Merck (NYSE:MRK) reports 3rd quarter, 2012 financial results before the bell on Friday morning, October 26th, with analyst consensus expecting $0.93 per share (versus $0.94 last year) on $11.6 billion in revenue.
The stock is up 22% year-to-date (excluding the dividend), nicely outperforming the S&P 500.
The large-cap pharma rally has had a lot of folks scratching their heads this year as growth expectations are - to put it mildly - subdued for the sector, and that applies to Merck too.
MRK is looking for flat earnings growth in 2012, and slightly positive to mid-single-digit growth in 2013 and 2014, on slightly negative revenue growth over the next three years.
But it isn't taking much to move the stocks in this sector - Eli Lilly (NYSE:LLY) got a nice boost, more than 20%, when their Alzheimer's data met minimal expectations and management promised expense cuts and better margins in 2014 (go figure).
At 11x earnings and 11x cash-flow, MRK isn't a table-pounding valuation buy, but as one analyst commented on one of his sector comments, there could be a further "p/e revaluation" to the upside in large-cap pharma, if just 30% - 40% of the sector's drugs currently in Phase III trials become marketing successes.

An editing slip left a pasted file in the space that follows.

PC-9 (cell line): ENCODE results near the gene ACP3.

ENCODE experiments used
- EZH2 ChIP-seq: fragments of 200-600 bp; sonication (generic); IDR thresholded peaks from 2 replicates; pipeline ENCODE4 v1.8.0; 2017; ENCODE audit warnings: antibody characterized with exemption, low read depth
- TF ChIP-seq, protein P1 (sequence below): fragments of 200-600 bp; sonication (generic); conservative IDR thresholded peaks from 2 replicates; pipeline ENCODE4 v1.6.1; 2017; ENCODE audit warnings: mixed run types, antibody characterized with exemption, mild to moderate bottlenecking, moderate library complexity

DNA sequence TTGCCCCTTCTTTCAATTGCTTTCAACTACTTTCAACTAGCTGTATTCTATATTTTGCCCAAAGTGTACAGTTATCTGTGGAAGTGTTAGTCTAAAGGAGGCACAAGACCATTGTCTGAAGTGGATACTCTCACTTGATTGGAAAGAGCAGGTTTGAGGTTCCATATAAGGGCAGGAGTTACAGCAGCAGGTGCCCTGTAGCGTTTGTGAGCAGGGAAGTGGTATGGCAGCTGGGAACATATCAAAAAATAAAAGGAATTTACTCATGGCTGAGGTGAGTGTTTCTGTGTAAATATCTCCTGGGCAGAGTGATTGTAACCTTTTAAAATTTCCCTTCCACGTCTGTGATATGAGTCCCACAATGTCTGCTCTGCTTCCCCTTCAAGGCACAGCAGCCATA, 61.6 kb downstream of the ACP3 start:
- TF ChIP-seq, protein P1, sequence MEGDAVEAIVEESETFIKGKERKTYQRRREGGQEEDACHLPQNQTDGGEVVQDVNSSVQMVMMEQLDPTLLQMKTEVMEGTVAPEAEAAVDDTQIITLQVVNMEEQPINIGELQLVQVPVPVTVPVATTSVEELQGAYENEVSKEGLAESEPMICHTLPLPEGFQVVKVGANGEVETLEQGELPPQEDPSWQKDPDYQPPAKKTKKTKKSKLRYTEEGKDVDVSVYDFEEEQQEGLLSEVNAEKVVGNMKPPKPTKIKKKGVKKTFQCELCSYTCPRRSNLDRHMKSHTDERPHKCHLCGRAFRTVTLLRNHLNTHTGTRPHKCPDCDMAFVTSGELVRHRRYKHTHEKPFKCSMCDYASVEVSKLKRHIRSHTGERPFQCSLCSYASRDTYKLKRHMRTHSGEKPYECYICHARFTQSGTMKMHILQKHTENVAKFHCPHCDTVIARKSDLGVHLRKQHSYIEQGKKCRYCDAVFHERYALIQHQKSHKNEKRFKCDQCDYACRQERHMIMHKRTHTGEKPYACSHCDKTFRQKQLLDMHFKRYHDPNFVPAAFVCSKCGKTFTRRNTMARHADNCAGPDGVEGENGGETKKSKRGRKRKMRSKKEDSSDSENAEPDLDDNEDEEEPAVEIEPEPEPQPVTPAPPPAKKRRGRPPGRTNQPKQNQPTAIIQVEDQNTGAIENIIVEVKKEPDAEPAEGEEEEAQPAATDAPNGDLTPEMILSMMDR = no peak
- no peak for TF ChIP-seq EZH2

That i think is the key to MRK and the sector - there is little credit being given for pharma pipelines, and the R&D pipelines are being undervalued.
In the 2nd quarter, 2012, MRK actually showed better than expected growth in US pharma, with 5% organic growth offset by 4% currency. The Singulair patent expired 8/12, which is 12% of MRK's q2 '12 revenues. Zytia and Vytorin are 8% of total MRK sales and 50% of cardiovascular sales.
The next big mover announcement for Merck regarding its pipeline will be the announcement on tredaptive, the "good" cholesterol drug that has the potential to be a major franchise for MRK.
In the meantime, better dividends, improved capital allocation, a shaving of expenses, possible M&A and very low expectations are having a positive impact on stock performance.
In 1997 when the sector started to break down, it left a lot of folks scratching their heads, and today, the opposite is happening, just to the upside.
Merck peaked in August, 2000 at over $90 per share. Today at $47, MRK is bumping against long-term resistance. We have a decent position in MRK, but would be a stronger buyer in the high $30's, low $40's. However if MRK's management uses some of that $9 billion in free-cash-flow to fund a better dividend, or repurchase stock, the stock could take out its $47 - $48 resistance level.
Currently MRK has a 3.5% dividend yield.
Ultimately, we think MRK is worth mid $50's to low $60's. Morningstar has an intrinsic value on the stock of $46.
Disclosure: I am long MRK. I wrote this article myself, and it expresses my own opinions. I am not receiving compensation for it (other than from Seeking Alpha). I have no business relationship with any company whose stock is mentioned in this article.